b f d a e g c ravelite.org b f a g d e c

Album Mosaics: June 2021

Sun, Jun 6, 2021

updated Wed, Jun 9, 2021

Hi everyone! I have a long-running and ongoing software and research project dealing with audio mosaics. I hope this eventually leads to user-focused software that aids sampling within music and audio production.

Here are some selected examples that seemed surprising and musically coherent enough to share, all using the same template signal, and using six different albums as source material.

tldr nerd, take me to the mosaics

The process is a randomized one, akin to a random projection of an album onto a template or guide signal. It tiles the template (irregularly) with adapted pieces of the sources, insofar as they roughly match the guide, adapted (mostly harmonically) to the context.

We use the following definitions:

For each example:

For the target sound, we use:

The original excerpt is embedded below on freesound.org:

Sections per album/artist, and closing:

Woody Goss

Our first source album is the mellow “Solo Rhodes” (a tribute to Thelonius Monk) from keyboardist Woody Goss.

mosaic:

mixed w/ target:

notes:

Not too much to say, although I like how the fast bebop runs are incorporated along with the sleepy chords.

Kartoffelkoffer

Next, the debut album “Unter Wasser” from emerging Oldenburg modern jazz quartet, Kartoffelkoffer.

mosaic:

mixed w/ target:

mosaic2 (composite of takes):

mixed w/ target:

notes:

Here the algorithm has picked a lot of sustained bass tones that match the target melody, so not a lot going on. But then at the end, it explodes into action along with a comic stinger.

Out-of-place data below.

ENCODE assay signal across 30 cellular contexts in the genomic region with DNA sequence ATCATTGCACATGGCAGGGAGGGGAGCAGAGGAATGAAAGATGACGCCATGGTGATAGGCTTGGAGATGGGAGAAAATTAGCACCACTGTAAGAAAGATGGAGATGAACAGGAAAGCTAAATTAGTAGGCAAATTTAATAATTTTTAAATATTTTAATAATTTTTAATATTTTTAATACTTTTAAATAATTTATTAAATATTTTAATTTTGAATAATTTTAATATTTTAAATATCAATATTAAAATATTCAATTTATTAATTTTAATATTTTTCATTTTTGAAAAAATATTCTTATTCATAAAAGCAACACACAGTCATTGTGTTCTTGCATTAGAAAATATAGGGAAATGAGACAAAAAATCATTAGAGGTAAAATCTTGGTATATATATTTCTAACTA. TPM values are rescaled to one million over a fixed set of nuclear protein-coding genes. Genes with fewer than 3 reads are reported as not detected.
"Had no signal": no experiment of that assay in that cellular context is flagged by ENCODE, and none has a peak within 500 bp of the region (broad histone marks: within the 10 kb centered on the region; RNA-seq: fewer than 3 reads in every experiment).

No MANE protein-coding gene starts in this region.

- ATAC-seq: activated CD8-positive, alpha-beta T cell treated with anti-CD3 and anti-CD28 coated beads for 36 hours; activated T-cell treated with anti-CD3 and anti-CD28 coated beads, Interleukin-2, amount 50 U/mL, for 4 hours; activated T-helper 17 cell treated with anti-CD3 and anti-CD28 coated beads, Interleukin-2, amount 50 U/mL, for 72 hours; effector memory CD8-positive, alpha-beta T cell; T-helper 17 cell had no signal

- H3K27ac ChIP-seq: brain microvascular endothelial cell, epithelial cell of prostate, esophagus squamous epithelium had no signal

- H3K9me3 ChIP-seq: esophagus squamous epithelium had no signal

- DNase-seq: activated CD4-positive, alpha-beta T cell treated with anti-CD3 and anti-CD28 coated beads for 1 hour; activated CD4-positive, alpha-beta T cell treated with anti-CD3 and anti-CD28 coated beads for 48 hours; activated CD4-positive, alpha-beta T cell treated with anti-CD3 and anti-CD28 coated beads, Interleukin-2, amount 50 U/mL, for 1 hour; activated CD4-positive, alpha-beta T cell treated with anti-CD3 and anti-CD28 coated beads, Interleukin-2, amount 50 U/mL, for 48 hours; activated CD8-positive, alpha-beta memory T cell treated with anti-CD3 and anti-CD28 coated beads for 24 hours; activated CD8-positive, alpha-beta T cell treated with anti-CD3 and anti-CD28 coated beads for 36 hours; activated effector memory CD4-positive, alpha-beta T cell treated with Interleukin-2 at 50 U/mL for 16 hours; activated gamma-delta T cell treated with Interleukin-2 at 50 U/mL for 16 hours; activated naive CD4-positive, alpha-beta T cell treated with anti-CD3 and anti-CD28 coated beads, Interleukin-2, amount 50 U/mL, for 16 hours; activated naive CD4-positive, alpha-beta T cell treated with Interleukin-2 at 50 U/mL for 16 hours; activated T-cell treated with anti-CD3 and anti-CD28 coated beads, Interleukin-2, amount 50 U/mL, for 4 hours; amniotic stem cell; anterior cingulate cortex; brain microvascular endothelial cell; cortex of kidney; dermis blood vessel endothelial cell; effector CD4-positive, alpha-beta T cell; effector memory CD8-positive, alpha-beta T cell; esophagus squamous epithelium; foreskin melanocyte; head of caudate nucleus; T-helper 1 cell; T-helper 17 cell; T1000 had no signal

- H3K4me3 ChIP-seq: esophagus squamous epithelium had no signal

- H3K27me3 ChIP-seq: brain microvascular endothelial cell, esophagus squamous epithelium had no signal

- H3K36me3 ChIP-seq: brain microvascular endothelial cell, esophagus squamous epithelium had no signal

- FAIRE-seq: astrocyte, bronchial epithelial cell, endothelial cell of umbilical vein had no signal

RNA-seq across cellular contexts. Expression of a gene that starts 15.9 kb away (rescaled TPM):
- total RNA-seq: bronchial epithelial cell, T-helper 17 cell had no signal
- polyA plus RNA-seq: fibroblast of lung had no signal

Update: As I felt the original mosaic was a bit of the weakest link, I made another mosaic, this time, a composite of two new takes, to replace it. This one has a bit more constant action, as I was looking to avoid the sustained single tones.

Adron

Continuing with the water theme, “Water Music” from the tropically inspired chanteuse and bossanovist Adron.

mosaic:

mixed w/ target:

notes:

Despite the relative chaos here, I think the chords mostly flow well to the flat 2 chord conclusion.

Primitive Spaceship

Next, we have the dreamy “Welcome to the Star Theater” from Primitive Spaceship.

mosaic:

mixed w/ target:

notes:

Bubbly, skyward textures amid sunny chords. Ain’t nothing wrong with this mosaic–it illuminates and recontextualizes its target.

Laurie Spiegel

Next, “The Expanding Universe”–a landmark album from computer music pioneer Laurie Spiegel.

mosaic:

mixed w/ target:

notes:

This is one of my favorite examples, because:

Perhaps due to its clean textures and simple yet dynamic harmonies, this album often produces good results (to my ears).

Glazunov (St. Petersburg String Quartet)

Finally, I dug deep into my old classical (late Romantic era) favorite CDs:
a recording of Glazunov’s evergreen quartet staple Five Novelettes, including the Quartet No. 5 as well, from the St. Petersburg String Quartet.

album link from Delos, link to the first movement on Youtube.

mosaic:

mixed w/ target:

notes:

Here, I have manually adjusted the pitch of some of the segments (all by less than a semitone) to bring the keys of the segments and target in line. It is the only example on this page that I adjusted in this way, but I thought it improved the tonality.

Perhaps because the timbres blend well together, we arrive at something of an apex–approaching counterpoint and composition from a humble mosaic. If this is all we can accomplish with such tools, we should be well aided.

And the landing sticks well.

Thanks

Special thanks to Nate, who provided suggestions, inputs, and feedback regarding the mosaics.

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